Don’t judge the best science journalists in India after having read only the worst science journalism.
The worst kinds of science stories are those that get facts wrong – and then those that report null results wrong.
Is it so hard to consider the possibility that we might get a better sense of ISRO’s activities if we did not keep comparing it to those of other space agencies?
Most news publications in India didn’t report on an exciting and significant discovery made by physicists from TIFR, Mumbai. Why not?
India’s first astronomy satellite will be launched on September 28. ISRO has noted that while it has launched payloads capable of making astronomical observations before, this is the first time one dedicated to astronomy will be launched. Called ASTROSAT, it was first scheduled for launch in 2005, then in 2010, and finally in 2015 with delays largely due to putting the scientific payload together. ASTROSAT will be a multi-wavelength mission, observing the cosmos in X-ray, visible and UV light. ASTROSAT is one of two scientific missions that have long been overdue – the other being… Read More
The Wire July 8, 2015 An attempt to make sense of anything in the Solar System cannot happen without first acknowledging the presence, and effects, of the Sun at its centre. And in an effort to expand this understanding, the Udaipur Solar Observatory, Rajasthan, recently added a versatile telescope to its line-up. The USO is part of a network of six observatories on Earth, a network that continuously monitors activities on the Sun’s surface to determine why solar flares occur and what their impacts are. Flares are violent ejections of particles, heat… Read More
The Wire May 23, 2015 On May 22, the Indian Space Research Organization released two new pictures snapped by the Mars Orbiter Mission, currently in orbit around the red planet. They were taken by the Mars Colour Camera on-board the orbiter in February and April, and follow a heftier batch of photos released in the third week of March. On the same day, ISRO was given thePioneer Award by the International Space Development Conference, organized by the American National Space Society. One picture shows Tyrrhenus Mons (above), a major volcanic elevation located in the southern hemisphere of Mars…. Read More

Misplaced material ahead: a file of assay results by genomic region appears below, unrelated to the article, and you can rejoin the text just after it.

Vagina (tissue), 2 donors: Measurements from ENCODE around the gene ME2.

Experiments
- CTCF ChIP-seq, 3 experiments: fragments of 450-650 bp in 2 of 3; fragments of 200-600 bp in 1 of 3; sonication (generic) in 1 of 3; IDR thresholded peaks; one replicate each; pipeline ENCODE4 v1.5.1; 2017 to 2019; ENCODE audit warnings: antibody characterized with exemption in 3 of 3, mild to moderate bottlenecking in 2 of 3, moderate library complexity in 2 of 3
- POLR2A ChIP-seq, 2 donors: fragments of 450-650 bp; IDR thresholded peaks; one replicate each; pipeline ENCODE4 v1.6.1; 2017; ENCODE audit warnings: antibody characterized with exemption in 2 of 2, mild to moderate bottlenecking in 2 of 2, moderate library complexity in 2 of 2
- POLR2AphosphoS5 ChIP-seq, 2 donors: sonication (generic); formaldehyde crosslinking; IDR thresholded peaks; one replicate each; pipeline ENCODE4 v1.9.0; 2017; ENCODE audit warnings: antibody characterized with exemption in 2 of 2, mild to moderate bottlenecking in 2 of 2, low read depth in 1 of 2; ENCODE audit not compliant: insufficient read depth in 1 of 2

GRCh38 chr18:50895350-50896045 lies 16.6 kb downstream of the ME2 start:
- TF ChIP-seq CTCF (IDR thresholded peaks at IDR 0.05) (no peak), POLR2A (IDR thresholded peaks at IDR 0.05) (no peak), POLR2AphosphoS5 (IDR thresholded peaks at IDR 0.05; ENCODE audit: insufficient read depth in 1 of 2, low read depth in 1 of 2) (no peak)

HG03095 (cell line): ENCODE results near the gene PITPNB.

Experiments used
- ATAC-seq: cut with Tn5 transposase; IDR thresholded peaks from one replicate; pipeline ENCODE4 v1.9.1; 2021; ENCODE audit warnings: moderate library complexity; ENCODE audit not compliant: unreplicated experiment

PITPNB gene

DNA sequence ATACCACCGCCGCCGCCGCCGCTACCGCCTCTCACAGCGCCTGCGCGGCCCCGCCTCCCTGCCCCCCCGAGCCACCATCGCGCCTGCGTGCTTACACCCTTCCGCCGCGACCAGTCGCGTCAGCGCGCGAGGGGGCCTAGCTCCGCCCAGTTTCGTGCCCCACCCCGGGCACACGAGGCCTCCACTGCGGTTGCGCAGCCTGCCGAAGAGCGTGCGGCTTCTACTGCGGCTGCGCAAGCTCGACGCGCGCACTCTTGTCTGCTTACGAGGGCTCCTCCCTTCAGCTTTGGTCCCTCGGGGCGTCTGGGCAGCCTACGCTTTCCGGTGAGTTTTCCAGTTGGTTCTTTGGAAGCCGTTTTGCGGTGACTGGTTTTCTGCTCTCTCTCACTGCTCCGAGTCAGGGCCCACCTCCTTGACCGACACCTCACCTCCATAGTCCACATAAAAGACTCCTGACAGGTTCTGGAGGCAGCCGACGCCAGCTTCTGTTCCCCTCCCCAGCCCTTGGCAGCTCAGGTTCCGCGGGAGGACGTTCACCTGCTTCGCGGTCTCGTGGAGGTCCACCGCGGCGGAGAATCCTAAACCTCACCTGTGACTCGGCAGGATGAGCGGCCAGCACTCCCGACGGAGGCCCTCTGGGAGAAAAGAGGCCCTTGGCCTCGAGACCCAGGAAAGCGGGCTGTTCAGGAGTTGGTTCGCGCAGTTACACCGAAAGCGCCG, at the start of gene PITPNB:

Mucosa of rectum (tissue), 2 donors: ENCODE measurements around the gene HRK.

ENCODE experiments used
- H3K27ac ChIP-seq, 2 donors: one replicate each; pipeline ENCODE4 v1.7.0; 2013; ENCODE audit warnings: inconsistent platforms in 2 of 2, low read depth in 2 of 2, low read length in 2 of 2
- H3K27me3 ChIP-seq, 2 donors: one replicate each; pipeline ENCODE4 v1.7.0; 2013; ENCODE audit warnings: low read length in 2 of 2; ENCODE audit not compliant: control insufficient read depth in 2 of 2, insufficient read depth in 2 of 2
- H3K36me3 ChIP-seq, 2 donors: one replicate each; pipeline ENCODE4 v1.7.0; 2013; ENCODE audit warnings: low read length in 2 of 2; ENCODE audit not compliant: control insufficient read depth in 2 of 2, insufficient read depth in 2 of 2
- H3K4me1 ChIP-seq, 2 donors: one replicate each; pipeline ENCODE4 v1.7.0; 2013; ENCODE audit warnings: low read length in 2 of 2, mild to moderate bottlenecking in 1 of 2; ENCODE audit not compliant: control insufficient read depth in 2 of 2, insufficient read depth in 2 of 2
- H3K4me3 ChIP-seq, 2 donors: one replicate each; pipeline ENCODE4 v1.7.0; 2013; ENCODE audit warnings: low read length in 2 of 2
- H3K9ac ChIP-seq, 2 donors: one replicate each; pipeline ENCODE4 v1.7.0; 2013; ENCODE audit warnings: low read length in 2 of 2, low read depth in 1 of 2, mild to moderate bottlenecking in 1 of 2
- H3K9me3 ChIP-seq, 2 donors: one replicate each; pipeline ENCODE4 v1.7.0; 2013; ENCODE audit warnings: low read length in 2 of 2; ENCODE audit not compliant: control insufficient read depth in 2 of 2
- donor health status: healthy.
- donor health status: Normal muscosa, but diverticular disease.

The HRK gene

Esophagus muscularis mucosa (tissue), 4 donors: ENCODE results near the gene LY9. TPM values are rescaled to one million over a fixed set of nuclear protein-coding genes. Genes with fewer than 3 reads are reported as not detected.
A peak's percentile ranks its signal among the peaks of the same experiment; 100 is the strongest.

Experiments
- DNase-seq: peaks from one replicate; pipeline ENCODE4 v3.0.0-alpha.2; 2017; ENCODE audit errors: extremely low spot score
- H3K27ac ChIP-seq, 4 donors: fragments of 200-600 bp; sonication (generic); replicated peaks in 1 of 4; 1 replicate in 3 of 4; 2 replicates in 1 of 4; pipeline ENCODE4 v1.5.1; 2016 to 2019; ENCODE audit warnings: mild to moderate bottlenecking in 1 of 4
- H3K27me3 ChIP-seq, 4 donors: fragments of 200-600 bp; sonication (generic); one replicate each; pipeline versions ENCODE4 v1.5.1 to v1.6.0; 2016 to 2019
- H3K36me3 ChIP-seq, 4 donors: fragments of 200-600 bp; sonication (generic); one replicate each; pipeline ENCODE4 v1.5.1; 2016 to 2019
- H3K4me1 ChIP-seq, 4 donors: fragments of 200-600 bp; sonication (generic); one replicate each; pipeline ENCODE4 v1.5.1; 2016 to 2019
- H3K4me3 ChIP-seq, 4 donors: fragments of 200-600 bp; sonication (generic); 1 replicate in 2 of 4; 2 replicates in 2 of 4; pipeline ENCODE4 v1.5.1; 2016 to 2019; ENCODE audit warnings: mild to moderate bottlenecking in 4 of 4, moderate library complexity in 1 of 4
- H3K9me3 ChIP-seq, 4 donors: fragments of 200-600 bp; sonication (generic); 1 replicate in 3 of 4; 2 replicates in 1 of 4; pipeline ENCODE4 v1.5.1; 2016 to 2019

The Wire May 19, 2015 Almost 40 years after the launch of Aryabhata, the Indian Space Research Organisation successfully placed another satellite into orbit, this time around Mars – becoming the world’s first space agency to have done so in its debut attempt. There are many similarities between the April-1975 launch of Aryabhata, India’s first satellite, and the September-2014 orbit-insertion of the Mars Orbiter Mission. But if the Mars mission suggests India has come a long way, ISRO’s commitment to blue-sky research – putting financial and scientific resources into projects that do not have immediate or even obvious applications –… Read More
My Twitter friend and compatriot @zeusisdead made a good, bristling case for why we shouldn’t celebrate India’s Mars Orbiter mission’s frugality. Here’s a telling excerpt from his piece as it appeared in Times of India: ISRO [India’s space agency] did not get to Mars by using duct tape and M-seal to make the orbiter work. ISRO is not trying to repair cars by refashioning cycle chains. It takes several minutes for the ISRO command centre to beam a message to the orbiter and an equal length of time to hear back. The “thoda… Read More
The 2G spectrum scam. The MMORPG-style humiliation of the Indian Constitution. The jejune responses of the INC. The deep-rooted betrayal of the Karunanidhi family towards Tamil Nadu and, more importantly, India. The delay in readying the Eden Gardens for a World Cup match. The ISRO fraud. All these events have together contributed to a significant exposure of the disillusionment I professed towards my country, my leaders and my people. I am aware that, since the start of this year, many millions have either had their convictions doubly verified or, like me, been… Read More